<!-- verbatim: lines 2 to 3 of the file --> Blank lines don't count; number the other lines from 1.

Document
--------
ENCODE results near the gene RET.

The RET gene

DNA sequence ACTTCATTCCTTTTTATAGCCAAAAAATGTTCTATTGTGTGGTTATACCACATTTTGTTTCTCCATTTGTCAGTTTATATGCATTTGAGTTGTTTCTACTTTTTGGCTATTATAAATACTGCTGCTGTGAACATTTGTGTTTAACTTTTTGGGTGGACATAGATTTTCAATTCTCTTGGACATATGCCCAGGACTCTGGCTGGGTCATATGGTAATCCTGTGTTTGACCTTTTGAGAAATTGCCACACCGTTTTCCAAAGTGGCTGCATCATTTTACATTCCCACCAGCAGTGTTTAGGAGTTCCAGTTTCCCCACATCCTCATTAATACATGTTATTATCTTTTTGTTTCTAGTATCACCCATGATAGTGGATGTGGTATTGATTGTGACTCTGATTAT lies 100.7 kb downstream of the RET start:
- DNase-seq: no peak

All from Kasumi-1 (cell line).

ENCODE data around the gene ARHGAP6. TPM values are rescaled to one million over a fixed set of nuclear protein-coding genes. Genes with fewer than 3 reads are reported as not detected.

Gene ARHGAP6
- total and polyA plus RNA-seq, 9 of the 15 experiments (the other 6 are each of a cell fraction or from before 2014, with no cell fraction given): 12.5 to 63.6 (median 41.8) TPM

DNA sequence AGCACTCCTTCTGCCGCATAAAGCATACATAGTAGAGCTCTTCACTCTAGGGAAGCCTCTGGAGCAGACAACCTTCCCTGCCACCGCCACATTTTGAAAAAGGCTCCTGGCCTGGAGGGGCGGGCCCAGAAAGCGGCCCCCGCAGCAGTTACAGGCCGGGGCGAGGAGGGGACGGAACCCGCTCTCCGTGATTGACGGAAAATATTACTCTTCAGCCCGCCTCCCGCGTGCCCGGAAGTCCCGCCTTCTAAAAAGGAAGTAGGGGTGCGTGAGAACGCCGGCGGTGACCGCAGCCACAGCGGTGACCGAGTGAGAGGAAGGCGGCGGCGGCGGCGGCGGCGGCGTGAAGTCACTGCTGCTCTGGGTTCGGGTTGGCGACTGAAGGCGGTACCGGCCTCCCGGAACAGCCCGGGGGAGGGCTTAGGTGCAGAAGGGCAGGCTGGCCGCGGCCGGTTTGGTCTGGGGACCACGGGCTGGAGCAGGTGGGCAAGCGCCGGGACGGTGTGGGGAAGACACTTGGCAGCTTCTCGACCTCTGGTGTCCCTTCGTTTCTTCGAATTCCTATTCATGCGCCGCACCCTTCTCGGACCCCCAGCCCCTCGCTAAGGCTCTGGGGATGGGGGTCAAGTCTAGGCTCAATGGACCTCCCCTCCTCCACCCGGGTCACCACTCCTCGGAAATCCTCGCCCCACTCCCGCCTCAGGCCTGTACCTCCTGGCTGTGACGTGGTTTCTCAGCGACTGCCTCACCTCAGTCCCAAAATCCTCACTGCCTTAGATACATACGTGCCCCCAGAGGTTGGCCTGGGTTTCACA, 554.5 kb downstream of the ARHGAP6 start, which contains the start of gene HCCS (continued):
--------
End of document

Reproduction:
The RET gene

DNA sequence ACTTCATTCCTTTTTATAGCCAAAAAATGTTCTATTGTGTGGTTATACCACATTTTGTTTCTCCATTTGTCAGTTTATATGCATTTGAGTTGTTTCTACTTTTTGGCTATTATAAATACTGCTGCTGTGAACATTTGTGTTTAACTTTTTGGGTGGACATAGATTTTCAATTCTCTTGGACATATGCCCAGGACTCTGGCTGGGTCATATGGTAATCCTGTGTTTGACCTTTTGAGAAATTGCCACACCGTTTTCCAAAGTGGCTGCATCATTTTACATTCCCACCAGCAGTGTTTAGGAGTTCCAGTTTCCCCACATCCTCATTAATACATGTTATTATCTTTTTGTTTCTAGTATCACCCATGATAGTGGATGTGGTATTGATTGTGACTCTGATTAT lies 100.7 kb downstream of the RET start: